Two years ago I came to Istanbul to visit friends for 3 months and see if I could volunteer somewhere. I had based myself in Istanbul between 2009 and 2014, as I was working as a tour guide in the Middle East for an Australian company. I had traveled through Syria as part of my job, and had got to know many Syrian people during these years. I felt hopeless that they (as well as people from other countries) no longer had some basic things in life…a peaceful place to live and had been forced to move to survive. I love the city of Istanbul and given that I knew at that time there were over 600,000 displaced people in the city, I wanted to see if I could lend a hand to help support some of them.
Although I didn’t volunteer at Small Projects Istanbul (SPI) 2 years ago, I became aware of them through friends and one of the other NGO’s I did volunteer at. Whilst I don’t speak Arabic (and a very small amount of Turkish) I still thought that any help I could provide would make a difference to a few people’s lives. I volunteered in the first year with around 70 children daily and a group of wonderful volunteers. I finished at night tired but extremely happy that a group of volunteers was providing a place where children, who were missing their normal education, could learn and integrate into Turkey society out of necessity. I went back to Australia and raised some funds to help fund future activities at the center I volunteered at.
Last year I came back and was amazed how much SPI had continued to grow watching from afar. I learnt more about their activities and what they were doing to foster livelihood activities for people who had been displaced from their own countries and homes. I was aware that SPI had started a football activity and thought how wonderful it was to have a place where the whole family could get involved.
This year when I arrived in Istanbul, I asked how I could be involved at SPI. My neighbor in Australia had given me $200 to put towards something that I thought would be beneficial to the people here. They told me they trusted my judgement as to how it was spent. I didn’t even ask them for the money. Compared with most Australians, they are struggling, being immigrants into Australia themselves only 6 years ago, but said this was their way to make a small difference. They know how lucky they are.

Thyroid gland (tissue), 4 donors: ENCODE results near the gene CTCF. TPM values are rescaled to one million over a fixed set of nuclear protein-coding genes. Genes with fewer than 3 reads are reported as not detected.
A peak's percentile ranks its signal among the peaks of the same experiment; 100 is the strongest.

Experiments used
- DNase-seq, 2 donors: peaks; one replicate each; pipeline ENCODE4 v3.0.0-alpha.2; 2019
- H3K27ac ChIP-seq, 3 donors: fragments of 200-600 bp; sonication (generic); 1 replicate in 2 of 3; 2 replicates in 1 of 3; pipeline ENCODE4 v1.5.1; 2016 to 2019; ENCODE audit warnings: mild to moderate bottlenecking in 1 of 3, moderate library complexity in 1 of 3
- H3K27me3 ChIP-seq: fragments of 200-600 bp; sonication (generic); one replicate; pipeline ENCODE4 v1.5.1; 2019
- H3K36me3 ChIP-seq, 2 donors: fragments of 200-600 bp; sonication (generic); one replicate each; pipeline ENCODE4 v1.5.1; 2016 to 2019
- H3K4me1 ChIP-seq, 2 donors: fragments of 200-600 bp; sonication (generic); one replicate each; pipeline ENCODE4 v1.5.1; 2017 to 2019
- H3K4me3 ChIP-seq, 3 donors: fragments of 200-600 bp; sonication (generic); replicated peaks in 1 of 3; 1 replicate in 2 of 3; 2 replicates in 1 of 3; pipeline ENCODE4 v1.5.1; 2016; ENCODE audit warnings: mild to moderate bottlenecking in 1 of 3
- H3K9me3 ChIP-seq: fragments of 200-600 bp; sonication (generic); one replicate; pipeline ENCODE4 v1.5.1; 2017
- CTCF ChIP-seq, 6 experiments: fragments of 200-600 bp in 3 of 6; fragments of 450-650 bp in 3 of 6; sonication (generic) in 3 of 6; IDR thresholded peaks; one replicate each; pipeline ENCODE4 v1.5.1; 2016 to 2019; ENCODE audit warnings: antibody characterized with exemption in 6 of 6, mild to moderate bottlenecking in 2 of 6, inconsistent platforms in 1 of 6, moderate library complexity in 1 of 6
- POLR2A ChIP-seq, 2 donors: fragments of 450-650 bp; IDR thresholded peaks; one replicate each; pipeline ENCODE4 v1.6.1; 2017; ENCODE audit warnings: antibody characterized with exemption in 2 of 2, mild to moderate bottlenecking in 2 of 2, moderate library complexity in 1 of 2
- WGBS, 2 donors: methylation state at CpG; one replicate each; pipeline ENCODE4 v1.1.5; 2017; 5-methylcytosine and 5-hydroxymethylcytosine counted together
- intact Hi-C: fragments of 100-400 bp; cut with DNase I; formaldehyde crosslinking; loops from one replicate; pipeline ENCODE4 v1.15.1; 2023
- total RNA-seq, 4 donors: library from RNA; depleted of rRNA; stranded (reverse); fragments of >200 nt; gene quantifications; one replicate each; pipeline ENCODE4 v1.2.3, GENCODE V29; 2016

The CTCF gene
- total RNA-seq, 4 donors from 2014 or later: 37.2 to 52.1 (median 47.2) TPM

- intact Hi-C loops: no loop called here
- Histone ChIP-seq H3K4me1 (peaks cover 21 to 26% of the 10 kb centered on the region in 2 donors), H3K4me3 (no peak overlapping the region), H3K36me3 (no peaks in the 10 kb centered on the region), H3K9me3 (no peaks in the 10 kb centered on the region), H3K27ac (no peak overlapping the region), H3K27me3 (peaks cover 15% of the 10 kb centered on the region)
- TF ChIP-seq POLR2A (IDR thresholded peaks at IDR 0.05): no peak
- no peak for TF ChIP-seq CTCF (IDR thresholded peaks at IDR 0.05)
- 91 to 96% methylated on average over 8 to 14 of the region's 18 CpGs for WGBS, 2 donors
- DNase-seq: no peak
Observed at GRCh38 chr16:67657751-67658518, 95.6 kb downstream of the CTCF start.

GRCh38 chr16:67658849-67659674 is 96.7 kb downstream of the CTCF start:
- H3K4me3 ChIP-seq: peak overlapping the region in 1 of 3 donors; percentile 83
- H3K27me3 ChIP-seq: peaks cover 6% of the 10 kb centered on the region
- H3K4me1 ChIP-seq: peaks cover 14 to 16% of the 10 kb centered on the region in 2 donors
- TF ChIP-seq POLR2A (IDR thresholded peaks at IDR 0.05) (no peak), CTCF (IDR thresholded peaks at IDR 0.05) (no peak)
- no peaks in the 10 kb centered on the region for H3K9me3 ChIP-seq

Obviously funds for the many programs and activities are all vitally important, but I was informed that for a long time, the football team mainly boys and men, did not have a uniform. I went out to practice on one Wednesday night and asked for a photo of the boys “group”. Having played team sports for most of my life (netball, basketball, touch football and to some extent tennis), I knew how important having a team uniform would be, and something I could also help fund, as both the shorts and shirts together were important.
From my perspective, having a team uniform identifies you as one. Not as individuals. You look the same on the field (and when playing against other teams, obviously helps identify your team mates quickly). But it is much more than that. I believe your motivation to succeed increases when you are playing as part of a team, you want the team to go well. That team spirit is so essential to how you feel. It creates a better level of enjoyment which helps if there is stress at home or elsewhere. Playing a team sport not only improves your physical fitness, but I believe also improves generally your enjoyment in life. Being involved in a competitive sport also improves mental strength, trying to be better, do something different. You learn different skills and see your team mates from a different angle, but also learn to accept improvement and change from a coach.
So, the football team, has had many people in the past year help and support its activities, but is currently being managed by Ahmed. So he provided me with a list of the number, the sizes and colours for the men’s and boys shirts and shorts. I went looking at retail shops and could not find the colours in large quantities, so enlisted the help of a Turkish friend (Tahir Karabas) who worked in the textile business. His support through enquiry and purchase at a much better price than I could get enabled more shirts and shorts to be purchased that what I could have got at the retail shops.
Once the shirts and shorts were acquired Ahmed then took them to a printer to get the SPI logo put on the shirts and shorts and a number on the back of each shirt. For A$450 we were able to buy 45 shirts and 45 shorts (which allowed for a handful of spares).
I went out to football practice on Wednesday night. I saw the boys being handed their uniforms and the smiles said it all. They ran into the change rooms to change and came out smiling. They ran onto the field. The photo two weeks before showed a group of individuals posing for a photo. I now saw a happy unified team with thumbs up. Priceless. Who said something small would never make a difference?